Limbo looks like this to many college applicants: Words of praise from the dean of admissions, plus an offer of a spot on a wait list in case space in the class opens up.
Here is a look at some wait list offers that students shared with The Post, with names and other identifying information removed. Most often the news comes electronically, through an online portal.
This is a wait list invite from Stanford, the most selective university in the country. In 2014, the private university in California admitted seven applicants from a wait list of 695, but in 2015 it admitted none from a list of 927.
Here’s an offer from the University of Pennsylvania. It is much more sparing, in tone, than the Stanford letter. But it provides more information students want: an estimate that about 50 to 200 students a year have been admitted recently through the wait list to the Ivy League school in Philadelphia. U-Penn. admitted 136 from a wait list of 1,600 in 2014, and 90 from a wait list of 1,438 law year, according to answers the university supplied through a questionnaire known as the Common Data Set.
Harvard University’s invite letter required three screen shots for a wait-listed student to send to The Post. William R. Fitzsimmons, the longtime dean of admissions, sprinkled in significant praise about the applicant’s “outstanding achievements and promise.”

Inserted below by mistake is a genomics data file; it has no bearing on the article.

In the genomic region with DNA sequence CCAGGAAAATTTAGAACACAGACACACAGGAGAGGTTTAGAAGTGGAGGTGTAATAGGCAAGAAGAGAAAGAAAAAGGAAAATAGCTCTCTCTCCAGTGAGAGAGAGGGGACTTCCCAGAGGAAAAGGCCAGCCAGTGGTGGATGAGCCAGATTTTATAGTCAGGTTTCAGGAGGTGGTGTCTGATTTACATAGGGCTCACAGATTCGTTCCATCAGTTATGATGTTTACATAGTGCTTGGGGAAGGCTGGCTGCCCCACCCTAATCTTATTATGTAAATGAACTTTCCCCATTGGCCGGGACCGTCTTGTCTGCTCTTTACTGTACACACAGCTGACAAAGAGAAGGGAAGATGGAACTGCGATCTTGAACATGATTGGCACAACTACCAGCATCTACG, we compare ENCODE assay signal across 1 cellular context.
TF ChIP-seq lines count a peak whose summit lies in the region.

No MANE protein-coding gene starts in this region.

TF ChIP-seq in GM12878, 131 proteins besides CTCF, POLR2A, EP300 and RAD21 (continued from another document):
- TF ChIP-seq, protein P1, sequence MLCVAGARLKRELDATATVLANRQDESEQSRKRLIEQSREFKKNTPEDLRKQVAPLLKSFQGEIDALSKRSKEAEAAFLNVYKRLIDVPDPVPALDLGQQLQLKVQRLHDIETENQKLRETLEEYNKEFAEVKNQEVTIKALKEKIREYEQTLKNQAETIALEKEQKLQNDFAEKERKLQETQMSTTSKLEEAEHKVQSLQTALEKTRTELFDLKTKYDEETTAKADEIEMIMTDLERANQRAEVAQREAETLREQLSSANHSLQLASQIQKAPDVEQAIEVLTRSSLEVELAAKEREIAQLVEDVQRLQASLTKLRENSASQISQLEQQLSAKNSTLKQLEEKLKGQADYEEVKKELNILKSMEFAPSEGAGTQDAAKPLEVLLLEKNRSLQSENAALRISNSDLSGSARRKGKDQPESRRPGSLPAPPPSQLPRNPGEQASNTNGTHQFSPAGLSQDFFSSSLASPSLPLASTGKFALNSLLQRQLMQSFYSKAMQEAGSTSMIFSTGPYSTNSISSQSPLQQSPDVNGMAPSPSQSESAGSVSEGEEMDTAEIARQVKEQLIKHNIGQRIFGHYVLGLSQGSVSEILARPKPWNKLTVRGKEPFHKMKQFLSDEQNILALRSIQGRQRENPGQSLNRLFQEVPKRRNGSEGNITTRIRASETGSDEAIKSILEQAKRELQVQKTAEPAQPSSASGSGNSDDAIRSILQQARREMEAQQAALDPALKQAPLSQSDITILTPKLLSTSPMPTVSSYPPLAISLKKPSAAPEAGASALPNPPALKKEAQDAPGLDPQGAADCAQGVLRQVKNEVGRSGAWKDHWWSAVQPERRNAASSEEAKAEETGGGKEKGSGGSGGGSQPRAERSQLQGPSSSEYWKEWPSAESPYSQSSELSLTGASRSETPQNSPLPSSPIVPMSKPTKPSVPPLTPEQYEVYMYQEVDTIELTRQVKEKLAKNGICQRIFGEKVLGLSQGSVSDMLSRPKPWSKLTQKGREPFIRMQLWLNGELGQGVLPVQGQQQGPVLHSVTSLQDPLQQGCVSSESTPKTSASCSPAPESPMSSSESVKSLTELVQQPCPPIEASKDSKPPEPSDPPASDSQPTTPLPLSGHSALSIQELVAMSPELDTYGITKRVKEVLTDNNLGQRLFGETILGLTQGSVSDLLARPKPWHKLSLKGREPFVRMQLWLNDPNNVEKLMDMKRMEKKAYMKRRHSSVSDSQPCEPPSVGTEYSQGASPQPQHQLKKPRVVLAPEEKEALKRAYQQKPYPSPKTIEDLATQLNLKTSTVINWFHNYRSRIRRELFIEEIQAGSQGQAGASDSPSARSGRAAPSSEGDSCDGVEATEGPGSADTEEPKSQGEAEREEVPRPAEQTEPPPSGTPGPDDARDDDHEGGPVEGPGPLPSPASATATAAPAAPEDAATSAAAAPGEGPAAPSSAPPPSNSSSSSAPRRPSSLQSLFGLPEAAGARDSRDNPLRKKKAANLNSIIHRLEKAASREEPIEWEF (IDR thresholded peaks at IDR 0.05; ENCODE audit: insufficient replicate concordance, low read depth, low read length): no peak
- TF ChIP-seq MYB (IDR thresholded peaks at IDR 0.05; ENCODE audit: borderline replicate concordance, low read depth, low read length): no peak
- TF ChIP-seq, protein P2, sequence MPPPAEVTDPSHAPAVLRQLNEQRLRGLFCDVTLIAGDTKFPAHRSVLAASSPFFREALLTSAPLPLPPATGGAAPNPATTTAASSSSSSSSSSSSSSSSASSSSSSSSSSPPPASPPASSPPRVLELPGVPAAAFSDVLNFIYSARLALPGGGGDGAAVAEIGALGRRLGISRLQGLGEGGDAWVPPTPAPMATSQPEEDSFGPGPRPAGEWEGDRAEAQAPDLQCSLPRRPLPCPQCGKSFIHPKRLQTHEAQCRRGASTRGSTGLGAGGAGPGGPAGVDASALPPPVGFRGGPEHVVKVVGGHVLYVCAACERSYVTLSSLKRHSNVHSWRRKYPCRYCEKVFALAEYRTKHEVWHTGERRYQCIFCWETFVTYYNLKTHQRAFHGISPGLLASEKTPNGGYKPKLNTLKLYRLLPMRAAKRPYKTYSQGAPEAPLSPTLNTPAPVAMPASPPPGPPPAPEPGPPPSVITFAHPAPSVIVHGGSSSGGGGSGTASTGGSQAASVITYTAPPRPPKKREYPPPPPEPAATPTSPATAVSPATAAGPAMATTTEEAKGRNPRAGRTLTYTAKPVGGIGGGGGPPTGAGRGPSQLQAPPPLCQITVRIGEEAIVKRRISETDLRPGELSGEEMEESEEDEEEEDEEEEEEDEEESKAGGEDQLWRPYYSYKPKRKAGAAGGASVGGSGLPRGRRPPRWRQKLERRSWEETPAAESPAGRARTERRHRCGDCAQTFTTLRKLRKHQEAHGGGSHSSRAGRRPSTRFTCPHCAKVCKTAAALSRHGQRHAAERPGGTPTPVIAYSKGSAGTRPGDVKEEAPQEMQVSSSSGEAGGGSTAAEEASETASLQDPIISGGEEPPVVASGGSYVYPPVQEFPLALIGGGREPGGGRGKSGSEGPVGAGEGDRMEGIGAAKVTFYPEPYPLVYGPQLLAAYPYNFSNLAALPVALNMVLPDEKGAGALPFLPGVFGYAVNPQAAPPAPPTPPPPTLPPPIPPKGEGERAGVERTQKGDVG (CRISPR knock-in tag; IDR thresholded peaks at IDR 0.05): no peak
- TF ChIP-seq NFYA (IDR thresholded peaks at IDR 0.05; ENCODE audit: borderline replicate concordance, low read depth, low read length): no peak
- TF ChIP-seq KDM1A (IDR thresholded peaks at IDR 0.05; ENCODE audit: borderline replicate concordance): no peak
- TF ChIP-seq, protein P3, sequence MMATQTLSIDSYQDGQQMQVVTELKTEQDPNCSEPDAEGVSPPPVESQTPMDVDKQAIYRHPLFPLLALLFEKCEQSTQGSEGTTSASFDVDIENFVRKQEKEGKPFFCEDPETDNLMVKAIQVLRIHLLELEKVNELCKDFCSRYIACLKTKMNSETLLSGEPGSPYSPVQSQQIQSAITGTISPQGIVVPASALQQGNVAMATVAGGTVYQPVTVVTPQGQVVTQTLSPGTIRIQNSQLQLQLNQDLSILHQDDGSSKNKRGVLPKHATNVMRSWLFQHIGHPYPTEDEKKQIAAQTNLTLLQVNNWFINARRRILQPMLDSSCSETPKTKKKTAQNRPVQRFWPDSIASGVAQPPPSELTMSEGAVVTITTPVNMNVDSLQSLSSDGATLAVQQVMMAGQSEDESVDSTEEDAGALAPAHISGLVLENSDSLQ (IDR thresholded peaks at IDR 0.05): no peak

Harvard, unlike many prominent schools, does not report any data on its wait list through the Common Data Set. But Fitzsimmons is telling applicants this year that the annual number of wait-list admits at the elite school in Cambridge, Mass., ranges from zero to “over one hundred.” He added: “Over the years, some of our very best students have been admitted from our waiting list.”
Here is a Harvard offer from 2016:
Students seem reconciled to dealing with the tension of wait lists as a necessary evil in applying to selective colleges. But one Virginia parent who wrote to The Post saying that wait lists are a symptom of a problematic admissions process.
“My thought is, if you are wait-listed, then you are not one of their top applicants – for whatever reason,” this mother wrote. “You need to move on. We put way too much emphasis on undergraduate schools, especially here in Northern Virginia. The competition and stress for these students is out of control.”